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Live review: Mekons offer a lesson in survival

July 27, 2009 | 11:54 am

MEKONS_5_

There are life-altering concerts: the Beatles on a rooftop, Bob Dylan goes electric, the Sex Pistols call it quits, etc. Or so goes the myth.

And then there are Mekons concerts. The Mekons don’t promise life-altering. No, the Mekons provide something far more relevant: perseverance.

More than 30 years on, the punk rockin', honky-tonkin' melodic art collective continues to pass through genres as if they're baseball cards, moving through styles with equal parts reverence and carelessness.
Last night at McCabe’s, the Mekons were every bit as childish and fearless as their reputation (the band plays again tonight at the Echo).

There was lead singer Jon Langford, breaking into a bit of the Riverdance at the end of what is perhaps the friendliest ditty about the Armageddon ever written (“Cockermouth”), and there was secret weapon Steve Goulding -- you know him better for the striking reggae rhythm on “Watching the Detectives” -- making the best of stage confines with a box drum.

Instead of a guitar solo, the Mekons have Susie Honeyman's violin, and an accordion becomes the unlikeliest of mood setters, courtesy of current Angeleno Rico Bell. Bassist Sarah Corina is the quietest of the lot, and she slinks through Caribbean rhythms and bar room socialist anthems without any fuss.

Watching the Mekons, it’s easy to sit back and enjoy the eloquent vocals of Sally Timms, or the comfortably hilarious banter she enjoys with Langford -- the title of 1980's "Devils Rats and Piggies, a Special Message from Godzilla" was all her idea, she swears, generating looks of resigned protest from Langford. But sticking together for 32 years on the fringes of obscurity isn’t easy, and there are lessons to be gleaned from taking in the Mekons.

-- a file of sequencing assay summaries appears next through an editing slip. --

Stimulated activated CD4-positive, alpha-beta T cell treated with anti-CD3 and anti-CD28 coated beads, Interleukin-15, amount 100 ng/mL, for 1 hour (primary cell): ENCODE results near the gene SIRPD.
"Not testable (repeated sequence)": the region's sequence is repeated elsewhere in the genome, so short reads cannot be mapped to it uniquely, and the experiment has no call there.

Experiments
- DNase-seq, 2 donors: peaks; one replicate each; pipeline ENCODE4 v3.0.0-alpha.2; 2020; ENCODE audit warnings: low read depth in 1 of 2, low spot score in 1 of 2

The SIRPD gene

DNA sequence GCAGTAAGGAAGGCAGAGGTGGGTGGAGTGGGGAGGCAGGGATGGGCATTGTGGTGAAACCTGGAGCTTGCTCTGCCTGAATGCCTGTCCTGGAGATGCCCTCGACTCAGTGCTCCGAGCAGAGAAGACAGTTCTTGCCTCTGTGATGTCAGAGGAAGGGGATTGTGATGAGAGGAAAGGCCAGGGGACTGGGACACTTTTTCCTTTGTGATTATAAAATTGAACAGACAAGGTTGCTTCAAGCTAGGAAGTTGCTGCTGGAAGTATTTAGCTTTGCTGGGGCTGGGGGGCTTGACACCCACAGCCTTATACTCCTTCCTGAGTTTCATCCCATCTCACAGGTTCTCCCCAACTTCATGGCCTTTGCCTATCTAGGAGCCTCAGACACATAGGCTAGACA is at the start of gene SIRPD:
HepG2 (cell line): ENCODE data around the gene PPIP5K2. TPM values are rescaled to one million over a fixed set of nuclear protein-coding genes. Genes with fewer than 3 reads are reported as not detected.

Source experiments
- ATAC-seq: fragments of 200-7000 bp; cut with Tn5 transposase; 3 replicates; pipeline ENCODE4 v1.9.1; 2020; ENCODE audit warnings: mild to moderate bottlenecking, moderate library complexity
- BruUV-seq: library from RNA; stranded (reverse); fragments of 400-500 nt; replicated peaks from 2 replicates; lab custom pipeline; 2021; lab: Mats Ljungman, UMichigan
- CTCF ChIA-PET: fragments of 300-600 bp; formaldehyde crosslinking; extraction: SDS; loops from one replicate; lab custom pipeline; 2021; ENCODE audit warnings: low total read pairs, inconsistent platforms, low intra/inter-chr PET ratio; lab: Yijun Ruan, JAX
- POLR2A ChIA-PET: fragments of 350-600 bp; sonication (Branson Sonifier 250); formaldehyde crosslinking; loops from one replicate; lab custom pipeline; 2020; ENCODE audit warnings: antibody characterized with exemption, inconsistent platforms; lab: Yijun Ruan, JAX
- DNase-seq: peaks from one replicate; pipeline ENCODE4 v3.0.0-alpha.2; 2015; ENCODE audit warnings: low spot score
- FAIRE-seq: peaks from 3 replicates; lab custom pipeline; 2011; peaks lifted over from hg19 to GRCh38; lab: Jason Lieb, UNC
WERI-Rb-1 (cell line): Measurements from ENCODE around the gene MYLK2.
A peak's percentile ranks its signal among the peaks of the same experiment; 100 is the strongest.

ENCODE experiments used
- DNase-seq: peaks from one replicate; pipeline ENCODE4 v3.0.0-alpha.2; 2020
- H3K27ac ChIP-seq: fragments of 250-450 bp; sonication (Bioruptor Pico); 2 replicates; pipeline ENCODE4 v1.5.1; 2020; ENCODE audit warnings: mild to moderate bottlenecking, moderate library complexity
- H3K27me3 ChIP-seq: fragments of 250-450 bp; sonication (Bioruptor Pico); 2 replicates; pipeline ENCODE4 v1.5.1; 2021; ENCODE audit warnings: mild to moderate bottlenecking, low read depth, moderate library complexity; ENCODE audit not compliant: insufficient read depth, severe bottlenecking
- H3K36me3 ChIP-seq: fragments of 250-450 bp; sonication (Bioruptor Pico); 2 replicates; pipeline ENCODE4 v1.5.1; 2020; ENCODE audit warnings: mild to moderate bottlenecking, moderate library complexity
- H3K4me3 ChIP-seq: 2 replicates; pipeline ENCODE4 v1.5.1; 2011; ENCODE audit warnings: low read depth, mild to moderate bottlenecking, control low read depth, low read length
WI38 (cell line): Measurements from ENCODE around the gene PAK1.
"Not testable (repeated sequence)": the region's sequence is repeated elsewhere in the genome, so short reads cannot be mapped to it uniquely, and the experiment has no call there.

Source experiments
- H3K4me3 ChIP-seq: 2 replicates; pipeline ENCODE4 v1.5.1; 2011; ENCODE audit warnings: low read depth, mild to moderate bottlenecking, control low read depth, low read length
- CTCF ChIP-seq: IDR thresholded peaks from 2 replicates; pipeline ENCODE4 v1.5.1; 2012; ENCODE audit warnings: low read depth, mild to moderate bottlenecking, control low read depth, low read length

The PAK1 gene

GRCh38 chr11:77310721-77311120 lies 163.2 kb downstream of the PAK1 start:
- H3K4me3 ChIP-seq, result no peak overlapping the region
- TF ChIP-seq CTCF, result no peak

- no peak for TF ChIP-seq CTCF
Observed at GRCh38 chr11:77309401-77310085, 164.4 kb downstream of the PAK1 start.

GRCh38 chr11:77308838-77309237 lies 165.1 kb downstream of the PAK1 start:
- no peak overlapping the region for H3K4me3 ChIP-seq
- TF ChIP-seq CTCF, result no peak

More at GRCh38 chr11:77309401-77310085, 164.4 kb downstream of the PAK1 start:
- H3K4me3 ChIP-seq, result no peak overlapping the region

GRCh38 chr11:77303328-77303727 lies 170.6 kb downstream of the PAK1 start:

There's big picture stuff, such as government secrets and coded messages in the dreamy "Ghosts of American Astronauts," or the balance of idealism and a paycheck in working-class lullaby "Dickie, Chalkie and Nobby." Set opener "Thee Olde Trip to Jerusalem" was a rousing shout-along anthem, walking the line between salvation and inebriation with Honeyman's violin creaking like a busted salon door. 

Worldly topics, but the Mekons bring it back home, balancing survival and desperation. Bell's accordion skidded around Langford on "Big Zombie," where one is so lost in the big city that he may as well stay home and eat cat food. "Last Dance" and "Beaten & Broken" should come with free pints, as they turned avoidance into revelries (sadly, vocalist/guitarist Tom Greenhalgh, who perpetually sings with a drunken casualness even when sober, was absent, dealing with a family issue, Langford said).

Tonight at the Echo, the Mekons will be plugged in, and Goulding will undoubtedly have a full drum kit. The electricity will be there, but the power was never absent. Performing as a seven-piece -- aided by multi-instrumentalist Lu Edmonds -- the Mekons swap traditionalism with folk instrumentation.

They may have traded in the boots for sandals in their more light-hearted old age, yet they remain a band that needs little more than a foot and a wooden floor to create a stir.

-- Todd Martens

Photo: The Mekons will perform tonight at the Echo, 1822 W. Sunset Blvd., with the Pulsars, Bollweevil and the Trumfio Trio. Tickets are $14, and available in advance on TicketWeb. Credit: Todd Martens

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